THE HAGUE, Netherlands — With Moscow showing no signs of backing down from the standoff over Ukraine, President Obama today took a swing at Russian President Putin’s status on the global stage — describing Russia as simply a “regional power.”
“America’s got a whole lot of challenges. Russia is a regional power that is threatening some of its immediate neighbors — not out of strength, but out of weakness,” Obama said at a joint press conference with Dutch Prime Minister Mark Rutte.
Asked by ABC News if he now agrees with former political rival Mitt Romney’s assertion that Russia is America’s top geopolitical foe, Obama pushed back, saying: “Russia’s actions are a problem. They don’t pose the number one national security to the United States. I continue to be much more concerned when it comes to our security with the prospect of nuclear weapon going off in Manhattan.”
“Ukraine has been a country in which Russia had enormous influence for decades — since the breakup of the Soviet Union. And you know, we have considerable influence on our neighbors. We generally don’t need to invade them in order to have a strong cooperative relationship with them. The fact that Russia felt compelled to go in militarily and lay bare these violations of international law indicates less influence, not more,” he added.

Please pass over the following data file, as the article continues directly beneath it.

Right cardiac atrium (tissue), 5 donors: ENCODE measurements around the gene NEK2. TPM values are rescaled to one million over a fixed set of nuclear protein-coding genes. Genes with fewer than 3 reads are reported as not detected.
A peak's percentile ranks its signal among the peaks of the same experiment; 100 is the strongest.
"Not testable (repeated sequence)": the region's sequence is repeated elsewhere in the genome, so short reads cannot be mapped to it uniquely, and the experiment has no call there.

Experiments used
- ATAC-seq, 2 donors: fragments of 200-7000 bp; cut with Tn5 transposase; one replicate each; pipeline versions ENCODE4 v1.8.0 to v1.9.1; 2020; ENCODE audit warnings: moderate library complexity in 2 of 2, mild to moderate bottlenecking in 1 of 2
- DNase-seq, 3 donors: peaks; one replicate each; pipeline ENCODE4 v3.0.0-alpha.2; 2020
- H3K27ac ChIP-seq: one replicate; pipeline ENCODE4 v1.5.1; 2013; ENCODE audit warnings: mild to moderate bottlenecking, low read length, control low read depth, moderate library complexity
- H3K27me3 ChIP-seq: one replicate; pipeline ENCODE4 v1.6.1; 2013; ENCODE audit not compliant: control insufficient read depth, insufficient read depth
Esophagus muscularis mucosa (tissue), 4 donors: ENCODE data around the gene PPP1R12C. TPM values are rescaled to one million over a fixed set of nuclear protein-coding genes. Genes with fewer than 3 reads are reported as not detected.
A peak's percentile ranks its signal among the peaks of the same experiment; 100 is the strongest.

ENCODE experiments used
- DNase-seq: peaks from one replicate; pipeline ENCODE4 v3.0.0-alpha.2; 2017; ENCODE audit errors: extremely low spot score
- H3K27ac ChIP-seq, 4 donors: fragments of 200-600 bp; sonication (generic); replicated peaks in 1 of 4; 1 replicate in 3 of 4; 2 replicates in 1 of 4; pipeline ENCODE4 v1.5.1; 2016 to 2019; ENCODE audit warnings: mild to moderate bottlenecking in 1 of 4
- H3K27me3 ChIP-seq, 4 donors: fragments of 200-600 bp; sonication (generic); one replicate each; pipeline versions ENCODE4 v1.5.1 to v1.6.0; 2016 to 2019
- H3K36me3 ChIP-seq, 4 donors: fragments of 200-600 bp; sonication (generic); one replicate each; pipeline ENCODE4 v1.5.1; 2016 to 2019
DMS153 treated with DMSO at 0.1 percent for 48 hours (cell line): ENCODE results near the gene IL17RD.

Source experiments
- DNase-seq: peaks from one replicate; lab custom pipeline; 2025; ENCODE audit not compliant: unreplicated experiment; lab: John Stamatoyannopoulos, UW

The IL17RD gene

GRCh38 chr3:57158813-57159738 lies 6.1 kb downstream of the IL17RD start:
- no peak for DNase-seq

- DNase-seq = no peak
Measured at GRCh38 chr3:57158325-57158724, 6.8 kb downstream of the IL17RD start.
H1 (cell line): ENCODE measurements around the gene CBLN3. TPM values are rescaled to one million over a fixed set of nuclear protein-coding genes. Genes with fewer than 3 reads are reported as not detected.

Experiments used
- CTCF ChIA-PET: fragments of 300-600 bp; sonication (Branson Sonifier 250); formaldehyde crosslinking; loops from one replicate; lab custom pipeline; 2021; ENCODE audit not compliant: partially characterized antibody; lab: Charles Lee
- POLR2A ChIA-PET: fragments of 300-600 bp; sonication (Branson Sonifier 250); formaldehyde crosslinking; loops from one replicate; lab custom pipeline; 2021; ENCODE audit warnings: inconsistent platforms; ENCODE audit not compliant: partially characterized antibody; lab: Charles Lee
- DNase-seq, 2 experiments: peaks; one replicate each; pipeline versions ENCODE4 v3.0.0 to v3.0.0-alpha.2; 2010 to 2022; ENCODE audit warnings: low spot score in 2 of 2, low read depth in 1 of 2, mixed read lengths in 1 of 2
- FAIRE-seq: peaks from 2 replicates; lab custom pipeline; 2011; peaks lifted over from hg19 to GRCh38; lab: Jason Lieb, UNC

With roughly 30,000 Russian troops amassed on the border with Ukraine, Obama said the U.S. is “concerned about further encroachment by Russia into Ukraine.”
“We oppose what appears to be an effort of intimidation, but Russia has a right, legally, to have its troops on its own soil. I don’t think it’s a done deal. And I think that Russia’s still making a series of calculations,” he said.
Obama stressed that the use of force would be a “bad choice” by Putin that would provoke further consequences from the international community, including sanctions against key sectors of the Russian economy.
“It has not just been my suggestion but it has also been the European Council’s suggestion that should Russia go further, such sectoral sanctions would be appropriate — and that would include areas potentially like energy or finance or arms sales or trade that exists between Europe and the United States and Russia,” Obama explained.
Obama reiterated that Crimea is not a “done deal” because the U.S. and its allies do not recognize the annexation of the peninsula. However, he conceded that “it would be dishonest to suggest that there’s a simple solution to resolving what has already taken place in Crimea.”
“The facts on the ground are that the Russian military controls Crimea. There are a number of individuals inside of Crimea that are supportive of that process. There’s no expectation that they will be dislodged by force,” he said. “What we can bring to bear are the legal arguments, the diplomatic arguments, the political pressure, the economic sanctions that are already in place, to try to make sure that there’s a cost to that process.”